I’ve always been a writer who planned everything meticulously. I can’t stand not knowing where my story is going in great detail and I suspect this is mostly because I tend to include tons of tightly intertwined plot threads that I have to make sure get tied up by the end. However, there are a lot of writers who say they just write by the seat of their pants, they sit down without a plan and just write and see where it leads them.
So I thought I’d try it. In my current Joe Orokamono story, I knew how I wanted the first chapter, I knew the vague outline of the story I wanted to tell, but I didn’t know any of the specifics. I just sat down, knowing the characters very well, knowing the setting very well, knowing the kinds of situations the characters are likely to get into very well, and let things flow.
Okay, they didn’t really flow, this was really an exercise in frustration because I just don’t work this way.
Once I had written the first 6 chapters, approximately 120 pages or so, I went back and re-read what I had written and you know what? I hated it. What’s worse, in re-reading it, I realized that I missed a lot of things that, had I done it my usual way, I would have caught. Now I’m left with the realization that I need to totally re-write chapter 6 and probably ought to throw out chapter 5 and start over as well. The rest all need revision to add elements that really need to be there, to help along the sub-plots, resolve mysteries and drop clues.
Now I’m not saying there’s anything wrong with seat-of-the-pants writing, some people swear by it and that’s fine. I’m not one of those people. I am a meticulous planner, I start off by writing down a complete and detailed outline of the story, chapter by chapter, character by character, delineating what happens in the narrative. I want to know where the plot goes in each and every chapter, I want to know what all of my characters are doing and how what they are doing affects and impacts other characters. I may have half-a-dozen sub-plots running at the same time, all of which come together in the end to directly affect the climax of the story. That’s not something you can just write and hope that it all works out in the end. I can’t just cross my fingers and assume that I’ll end up with a good story. It’s just not me.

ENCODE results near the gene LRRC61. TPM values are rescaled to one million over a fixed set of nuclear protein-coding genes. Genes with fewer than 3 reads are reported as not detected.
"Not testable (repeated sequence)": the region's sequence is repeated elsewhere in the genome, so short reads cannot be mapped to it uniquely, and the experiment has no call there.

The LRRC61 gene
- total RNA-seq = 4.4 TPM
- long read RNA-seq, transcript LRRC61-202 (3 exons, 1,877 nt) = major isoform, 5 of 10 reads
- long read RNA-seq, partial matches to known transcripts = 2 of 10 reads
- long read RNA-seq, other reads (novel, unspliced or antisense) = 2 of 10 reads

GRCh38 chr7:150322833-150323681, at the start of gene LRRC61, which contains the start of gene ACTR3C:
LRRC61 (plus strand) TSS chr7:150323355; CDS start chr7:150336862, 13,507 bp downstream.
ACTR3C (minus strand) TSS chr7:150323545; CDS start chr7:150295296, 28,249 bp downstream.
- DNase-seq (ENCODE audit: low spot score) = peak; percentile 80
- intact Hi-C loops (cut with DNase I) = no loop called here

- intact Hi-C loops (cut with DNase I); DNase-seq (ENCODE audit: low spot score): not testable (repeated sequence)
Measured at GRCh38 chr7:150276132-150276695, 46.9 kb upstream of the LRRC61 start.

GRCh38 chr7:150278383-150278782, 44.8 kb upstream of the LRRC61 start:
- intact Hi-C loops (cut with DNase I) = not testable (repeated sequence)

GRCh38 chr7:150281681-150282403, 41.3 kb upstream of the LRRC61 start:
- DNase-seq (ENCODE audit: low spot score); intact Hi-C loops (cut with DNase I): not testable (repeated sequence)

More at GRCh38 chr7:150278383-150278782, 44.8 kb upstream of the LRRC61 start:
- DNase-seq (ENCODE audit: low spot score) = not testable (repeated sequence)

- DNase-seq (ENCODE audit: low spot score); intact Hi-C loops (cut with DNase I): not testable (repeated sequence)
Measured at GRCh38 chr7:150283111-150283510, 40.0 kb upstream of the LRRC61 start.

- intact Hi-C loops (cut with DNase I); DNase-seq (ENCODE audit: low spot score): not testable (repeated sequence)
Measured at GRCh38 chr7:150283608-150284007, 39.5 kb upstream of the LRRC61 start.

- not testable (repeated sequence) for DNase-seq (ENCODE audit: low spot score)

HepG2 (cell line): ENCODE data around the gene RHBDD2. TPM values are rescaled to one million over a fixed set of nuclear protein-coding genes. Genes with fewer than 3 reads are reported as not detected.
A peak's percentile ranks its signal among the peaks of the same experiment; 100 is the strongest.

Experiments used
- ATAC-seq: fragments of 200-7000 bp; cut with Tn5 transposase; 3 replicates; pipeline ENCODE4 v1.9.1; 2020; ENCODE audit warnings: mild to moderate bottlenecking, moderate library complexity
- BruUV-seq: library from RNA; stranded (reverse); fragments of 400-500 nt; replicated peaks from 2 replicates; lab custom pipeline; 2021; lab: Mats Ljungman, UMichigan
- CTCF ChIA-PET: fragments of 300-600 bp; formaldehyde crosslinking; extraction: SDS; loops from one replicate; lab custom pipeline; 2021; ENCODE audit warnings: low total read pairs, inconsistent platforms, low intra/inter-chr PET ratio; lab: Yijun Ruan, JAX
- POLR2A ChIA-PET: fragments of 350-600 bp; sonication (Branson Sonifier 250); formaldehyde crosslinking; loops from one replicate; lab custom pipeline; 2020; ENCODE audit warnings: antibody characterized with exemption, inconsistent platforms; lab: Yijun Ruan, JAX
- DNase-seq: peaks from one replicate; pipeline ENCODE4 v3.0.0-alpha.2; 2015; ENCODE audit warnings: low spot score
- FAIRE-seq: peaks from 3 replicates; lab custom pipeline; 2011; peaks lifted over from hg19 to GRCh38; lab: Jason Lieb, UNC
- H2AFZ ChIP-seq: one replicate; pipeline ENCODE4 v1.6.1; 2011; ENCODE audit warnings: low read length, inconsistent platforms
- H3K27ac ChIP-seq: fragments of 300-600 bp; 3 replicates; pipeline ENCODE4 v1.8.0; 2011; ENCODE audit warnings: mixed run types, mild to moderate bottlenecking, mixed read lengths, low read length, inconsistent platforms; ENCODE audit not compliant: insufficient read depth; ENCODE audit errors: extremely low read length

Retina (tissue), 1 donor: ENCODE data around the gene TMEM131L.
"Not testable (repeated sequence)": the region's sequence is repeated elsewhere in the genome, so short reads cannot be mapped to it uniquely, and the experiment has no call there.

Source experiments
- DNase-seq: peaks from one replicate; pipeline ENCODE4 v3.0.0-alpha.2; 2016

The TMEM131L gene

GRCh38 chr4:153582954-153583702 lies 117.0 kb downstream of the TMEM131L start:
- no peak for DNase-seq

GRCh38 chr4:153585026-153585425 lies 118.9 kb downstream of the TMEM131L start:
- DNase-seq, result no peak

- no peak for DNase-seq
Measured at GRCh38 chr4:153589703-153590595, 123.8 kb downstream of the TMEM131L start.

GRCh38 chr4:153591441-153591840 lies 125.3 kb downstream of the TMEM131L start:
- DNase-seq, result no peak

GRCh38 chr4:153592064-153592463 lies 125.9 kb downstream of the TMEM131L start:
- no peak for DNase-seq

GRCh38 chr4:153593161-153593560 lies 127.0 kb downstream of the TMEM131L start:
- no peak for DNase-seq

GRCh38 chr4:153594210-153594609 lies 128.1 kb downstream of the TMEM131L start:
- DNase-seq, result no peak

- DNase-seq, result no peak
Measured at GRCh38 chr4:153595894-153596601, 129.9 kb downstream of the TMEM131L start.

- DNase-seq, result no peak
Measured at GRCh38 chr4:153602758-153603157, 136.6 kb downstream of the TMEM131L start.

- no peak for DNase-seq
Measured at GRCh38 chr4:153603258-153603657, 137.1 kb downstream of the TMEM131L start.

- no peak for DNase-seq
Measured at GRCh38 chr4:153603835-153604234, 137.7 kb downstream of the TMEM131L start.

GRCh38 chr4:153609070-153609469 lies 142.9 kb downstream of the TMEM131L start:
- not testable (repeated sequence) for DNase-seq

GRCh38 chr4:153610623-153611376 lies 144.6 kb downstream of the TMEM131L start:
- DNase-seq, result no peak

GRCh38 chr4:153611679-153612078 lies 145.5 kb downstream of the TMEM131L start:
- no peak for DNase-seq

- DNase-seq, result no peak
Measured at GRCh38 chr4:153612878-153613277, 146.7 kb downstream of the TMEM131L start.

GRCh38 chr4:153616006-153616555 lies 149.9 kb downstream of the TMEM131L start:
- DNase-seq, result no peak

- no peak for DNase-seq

I do understand the difference between planners and pantsers, the planner essentially does an initial conceptual pass before writing a first draft, whereas a pantser does the initial conceptual pass while writing the first draft. I just find it easier to do it my way than the pantser way. After all, I can define a story in a couple of days and then start to write my rough draft, whereas a pantser might take weeks or even months to write the rough draft, finding out at the end that the story doesn’t even make any sense. It just seems more efficient to me to start from a plan, don’t waste those weeks or months on a bad first draft, and be able to complete a product faster and better, especially given how little free time I have to write to begin with.
Therefore, it’s back to the drawing board and that’s something I really, really hate to do. I’m fine with editing, I’m fine with cleaning up prose and revising for readability. What I hate is having to do something over from scratch because most of the time, I can’t get what I’ve already written out of my head and I just want to put it down on “paper” again, no matter how much I know it sucks. The idea of “I’ve been here before, here’s what I should do” is strong, no matter how much I fight it. Before I do that though, I have to work through the entire story in my head and commit it to “paper” so I don’t make these mistakes again. I have most of the story elements down in my head, there are a few things I need to work out, but I figure within a week, maybe two, I’ll be back to writing. Then it’s just finding the time to sit at a keyboard and pound for a while, but that’s another story.